The efficiencies of a system of postal codes would extend not only to the better delivery of letters, parcels and other post. There are also benefits to having a system in terms of how we organise other means of communication with our citizenry. Let us consider a Member of the Oireachtas who engages in mass mailing using the Oireachtas database of their given local authority. The number of letters which return because of the wrong address often reaches hundreds. There is no more telling argument of the need for a postcode system.

Our electoral register is very much out of date and does not reflect accurately the people living in the houses in which they are recorded as living. A postal code system allied to a regularly updated electoral register would benefit from a new postal code system. Such an alphanumeric system could identify houses within a grouping of 12 and in rural areas specified households could be identified.

Some people have a difficulty with the elements of the current address system that may be lost with the introduction of postal codes. I am satisfied that the view of the Minister and the Department, to the effect that a new system would involve simply the addition of one line on each existing address, would hold true. People identify with communities, parishes and townlands and these will remain part of addresses. It is not only in rural communities that people identify strongly with townland names. I come from an urban community approximately one mile from Cork city centre. When I married, I moved to a house approximately a ten minute walk on the other side of the parish church, where the people insist they do not live in Turner's Cross. However, I still put "Turner's Cross" on my address. That people hold such identification to placenames will not change with the introduction of an alphanumeric code. This is about efficiency and having an address system that matches the technology and allows mail to be delivered quickly.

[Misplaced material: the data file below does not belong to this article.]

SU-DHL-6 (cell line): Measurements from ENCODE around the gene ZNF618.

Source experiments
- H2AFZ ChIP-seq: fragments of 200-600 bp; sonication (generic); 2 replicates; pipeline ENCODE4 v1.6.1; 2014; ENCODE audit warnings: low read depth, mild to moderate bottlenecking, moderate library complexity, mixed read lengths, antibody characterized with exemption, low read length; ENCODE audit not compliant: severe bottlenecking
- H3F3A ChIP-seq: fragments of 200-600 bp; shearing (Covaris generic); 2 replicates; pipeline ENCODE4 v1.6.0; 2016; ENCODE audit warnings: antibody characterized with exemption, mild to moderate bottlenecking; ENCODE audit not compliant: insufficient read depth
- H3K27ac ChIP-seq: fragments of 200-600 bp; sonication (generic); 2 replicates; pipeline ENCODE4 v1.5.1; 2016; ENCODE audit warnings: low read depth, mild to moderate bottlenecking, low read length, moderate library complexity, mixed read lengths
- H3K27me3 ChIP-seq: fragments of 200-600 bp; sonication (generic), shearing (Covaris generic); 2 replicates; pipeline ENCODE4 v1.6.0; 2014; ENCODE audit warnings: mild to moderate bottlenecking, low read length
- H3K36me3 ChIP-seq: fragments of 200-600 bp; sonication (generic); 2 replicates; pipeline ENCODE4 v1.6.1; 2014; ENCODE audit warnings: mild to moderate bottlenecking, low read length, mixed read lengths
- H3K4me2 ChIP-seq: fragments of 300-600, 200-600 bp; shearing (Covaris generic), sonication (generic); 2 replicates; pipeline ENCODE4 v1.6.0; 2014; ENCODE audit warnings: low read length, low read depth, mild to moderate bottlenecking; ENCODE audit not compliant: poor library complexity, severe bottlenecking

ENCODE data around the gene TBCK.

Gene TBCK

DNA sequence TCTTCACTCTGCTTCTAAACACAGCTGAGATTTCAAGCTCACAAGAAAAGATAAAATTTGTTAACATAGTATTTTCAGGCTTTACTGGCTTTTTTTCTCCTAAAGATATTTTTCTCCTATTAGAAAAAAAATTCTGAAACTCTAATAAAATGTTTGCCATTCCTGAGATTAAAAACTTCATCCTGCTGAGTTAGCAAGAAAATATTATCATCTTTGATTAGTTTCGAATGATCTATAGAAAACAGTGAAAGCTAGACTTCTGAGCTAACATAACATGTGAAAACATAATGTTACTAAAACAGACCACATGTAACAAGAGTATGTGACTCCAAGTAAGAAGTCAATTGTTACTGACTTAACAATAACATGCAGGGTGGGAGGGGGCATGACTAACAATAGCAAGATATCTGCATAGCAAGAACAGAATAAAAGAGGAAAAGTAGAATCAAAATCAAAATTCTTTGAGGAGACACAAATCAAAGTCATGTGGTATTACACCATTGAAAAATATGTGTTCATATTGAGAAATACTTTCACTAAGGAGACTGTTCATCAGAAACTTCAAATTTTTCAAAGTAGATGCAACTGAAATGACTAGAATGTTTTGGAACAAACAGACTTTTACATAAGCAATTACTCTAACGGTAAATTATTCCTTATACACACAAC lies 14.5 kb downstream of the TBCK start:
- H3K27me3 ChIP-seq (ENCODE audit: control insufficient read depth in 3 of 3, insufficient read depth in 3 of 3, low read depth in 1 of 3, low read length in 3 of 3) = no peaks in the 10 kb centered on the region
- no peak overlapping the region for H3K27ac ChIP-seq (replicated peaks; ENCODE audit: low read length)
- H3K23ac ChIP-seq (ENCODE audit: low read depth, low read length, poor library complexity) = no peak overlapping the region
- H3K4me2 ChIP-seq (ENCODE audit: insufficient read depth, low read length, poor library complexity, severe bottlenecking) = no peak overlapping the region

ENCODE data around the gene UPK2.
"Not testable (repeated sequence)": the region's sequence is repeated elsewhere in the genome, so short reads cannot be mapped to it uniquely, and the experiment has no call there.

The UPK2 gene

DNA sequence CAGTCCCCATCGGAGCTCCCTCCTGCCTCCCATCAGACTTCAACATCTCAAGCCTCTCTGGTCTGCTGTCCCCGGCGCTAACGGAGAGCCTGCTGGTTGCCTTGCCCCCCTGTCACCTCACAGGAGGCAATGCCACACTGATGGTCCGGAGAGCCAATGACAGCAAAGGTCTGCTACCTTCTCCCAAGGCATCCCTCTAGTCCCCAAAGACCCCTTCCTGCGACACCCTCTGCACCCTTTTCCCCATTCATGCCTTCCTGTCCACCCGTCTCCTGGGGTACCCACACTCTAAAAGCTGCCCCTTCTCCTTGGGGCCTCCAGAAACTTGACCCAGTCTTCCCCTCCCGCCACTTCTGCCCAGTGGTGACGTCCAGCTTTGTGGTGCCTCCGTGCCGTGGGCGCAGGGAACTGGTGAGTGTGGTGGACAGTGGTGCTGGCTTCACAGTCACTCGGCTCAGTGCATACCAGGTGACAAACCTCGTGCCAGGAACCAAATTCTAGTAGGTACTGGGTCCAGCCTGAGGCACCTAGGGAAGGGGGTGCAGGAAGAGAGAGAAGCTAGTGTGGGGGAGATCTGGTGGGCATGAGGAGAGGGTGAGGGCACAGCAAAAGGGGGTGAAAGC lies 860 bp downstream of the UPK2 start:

I refer to the point made regarding whether this system could fit into a single provider system or a system of postal delivery in which there are already private sector interests. That is another debate. Whether there is a single provider system or a competitive postal service one still needs a postal code system. It is probably a prerequisite to have such a system. These are the matters we should debate to bring about the system.

There is a cost to introducing a new system. We live in a fiscal environment in which spending anything additional on anything new must be examined carefully. However, in spending this money there will be efficiencies and economies for An Post, whatever the environment in which it will work in future. We will save that expenditure and more in future. The Minister should be commended for proposing such innovation and encouraged by the House and all within the political system to ensure a system can be introduced in the quickest possible time.

I am at variance with some of the comments made earlier on the Order of Business to the effect that this is so unimportant that it should not be debated in the Chamber. There are implications and ramifications. It does not reflect well on the people who have been putting forward various arguments for Seanad reform, however, to see the Opposition seats vacant for a debate on a topic which needs their attention. If anything illustrates the importance of greater scrutiny in all aspects of public services, it must be the manner in which some of our important State agencies, such as the Financial Services Regulatory Authority and the Central Bank, were found to be deficient in the run-up to the severe economic downturn we are experiencing. It is only through the input and commitment of people in public life who scrutinise policies as they evolve in all public service sectors, that we can ultimately have the services to which we aspire.